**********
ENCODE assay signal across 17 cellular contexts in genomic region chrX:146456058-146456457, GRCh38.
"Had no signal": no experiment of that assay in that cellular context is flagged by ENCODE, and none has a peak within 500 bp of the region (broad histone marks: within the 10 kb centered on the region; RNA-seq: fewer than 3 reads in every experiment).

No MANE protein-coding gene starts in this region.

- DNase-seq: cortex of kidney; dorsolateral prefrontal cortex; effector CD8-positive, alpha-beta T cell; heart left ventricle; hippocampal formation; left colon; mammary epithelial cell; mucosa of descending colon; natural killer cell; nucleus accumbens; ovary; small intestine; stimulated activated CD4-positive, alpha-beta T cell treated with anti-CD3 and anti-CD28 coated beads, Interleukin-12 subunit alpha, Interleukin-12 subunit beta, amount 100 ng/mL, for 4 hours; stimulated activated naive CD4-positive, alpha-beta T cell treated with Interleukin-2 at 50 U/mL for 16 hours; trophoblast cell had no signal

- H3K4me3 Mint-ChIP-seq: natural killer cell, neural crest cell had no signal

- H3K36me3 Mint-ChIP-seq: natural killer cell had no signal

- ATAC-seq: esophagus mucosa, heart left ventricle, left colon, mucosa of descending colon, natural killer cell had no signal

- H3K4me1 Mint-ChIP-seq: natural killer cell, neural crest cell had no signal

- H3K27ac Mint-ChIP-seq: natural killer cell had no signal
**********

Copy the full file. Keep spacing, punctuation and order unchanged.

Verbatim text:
ENCODE assay signal across 17 cellular contexts in genomic region chrX:146456058-146456457, GRCh38.
"Had no signal": no experiment of that assay in that cellular context is flagged by ENCODE, and none has a peak within 500 bp of the region (broad histone marks: within the 10 kb centered on the region; RNA-seq: fewer than 3 reads in every experiment).

No MANE protein-coding gene starts in this region.

- DNase-seq: cortex of kidney; dorsolateral prefrontal cortex; effector CD8-positive, alpha-beta T cell; heart left ventricle; hippocampal formation; left colon; mammary epithelial cell; mucosa of descending colon; natural killer cell; nucleus accumbens; ovary; small intestine; stimulated activated CD4-positive, alpha-beta T cell treated with anti-CD3 and anti-CD28 coated beads, Interleukin-12 subunit alpha, Interleukin-12 subunit beta, amount 100 ng/mL, for 4 hours; stimulated activated naive CD4-positive, alpha-beta T cell treated with Interleukin-2 at 50 U/mL for 16 hours; trophoblast cell had no signal

- H3K4me3 Mint-ChIP-seq: natural killer cell, neural crest cell had no signal

- H3K36me3 Mint-ChIP-seq: natural killer cell had no signal

- ATAC-seq: esophagus mucosa, heart left ventricle, left colon, mucosa of descending colon, natural killer cell had no signal

- H3K4me1 Mint-ChIP-seq: natural killer cell, neural crest cell had no signal

- H3K27ac Mint-ChIP-seq: natural killer cell had no signal